All lawyers occasionally make mistakes, but is there room in the profession for acknowledging that reality, confronting the mistake and moving forward? And if not, what are the ramifications? Those are some of the questions University of Arizona Law’s Cathy O’Grady, a behavioral legal ethics scholar, explores in her latest research.
O’Grady is a professor and associate dean for academic affairs, and her article, “A Behavioral Approach to Attorney Mistake and Apology,” is the keynote article in a forthcoming symposium edition of the New England Law Review.
The paper has been praised by Georgetown Law’s Donald Langevoort as “important” and “insightful.” Mitt Regan, also of Georgetown, wrote, “Professor O’Grady provides the most systematic and sophisticated treatment of the topic that has yet to be done.”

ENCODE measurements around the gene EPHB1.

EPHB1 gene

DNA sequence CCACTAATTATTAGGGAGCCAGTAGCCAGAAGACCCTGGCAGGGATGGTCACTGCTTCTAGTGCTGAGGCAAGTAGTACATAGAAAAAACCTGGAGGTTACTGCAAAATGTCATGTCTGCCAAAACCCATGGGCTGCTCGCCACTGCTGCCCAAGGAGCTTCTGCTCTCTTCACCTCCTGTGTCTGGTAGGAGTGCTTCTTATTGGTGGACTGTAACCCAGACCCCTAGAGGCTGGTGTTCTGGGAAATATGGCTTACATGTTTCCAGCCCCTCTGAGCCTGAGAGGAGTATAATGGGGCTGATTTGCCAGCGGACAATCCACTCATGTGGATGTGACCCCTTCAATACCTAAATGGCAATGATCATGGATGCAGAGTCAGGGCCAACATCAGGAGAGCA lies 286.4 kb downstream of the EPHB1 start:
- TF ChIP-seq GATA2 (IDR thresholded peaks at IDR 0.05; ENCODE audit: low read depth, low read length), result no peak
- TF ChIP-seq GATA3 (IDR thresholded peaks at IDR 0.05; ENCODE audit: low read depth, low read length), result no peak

As part of the article, O’Grady and her two research assistants interviewed 24 attorneys—mostly in Tucson and Phoenix—about mistakes they’ve made in their practice. The attorneys surveyed represent a cross-section of employers: large, medium, and small firms as well as government practice.
In addition to analyzing behavioral principles, social psychology, and decision-making, O’Grady’s article is sprinkled with revealing and thought-provoking direct quotations from the attorneys she interviewed.
“I should have known better—I don’t like to make any mistakes at all; but in this case, my client’s freedom was on the line,” said a new lawyer describing a mistake made in the second year of practice. “I felt terrible.”
O’Grady will present her paper Nov. 10 at New England Law | Boston as part of a panel introducing the law review symposium.